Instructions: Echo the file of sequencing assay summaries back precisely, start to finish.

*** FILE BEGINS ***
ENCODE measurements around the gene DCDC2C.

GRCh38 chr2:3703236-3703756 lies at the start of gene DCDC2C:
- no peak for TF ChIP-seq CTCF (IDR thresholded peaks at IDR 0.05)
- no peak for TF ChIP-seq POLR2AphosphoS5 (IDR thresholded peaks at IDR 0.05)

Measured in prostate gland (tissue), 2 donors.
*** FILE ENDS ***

ENCODE measurements around the gene DCDC2C.

GRCh38 chr2:3703236-3703756 lies at the start of gene DCDC2C:
- no peak for TF ChIP-seq CTCF (IDR thresholded peaks at IDR 0.05)
- no peak for TF ChIP-seq POLR2AphosphoS5 (IDR thresholded peaks at IDR 0.05)

Measured in prostate gland (tissue), 2 donors.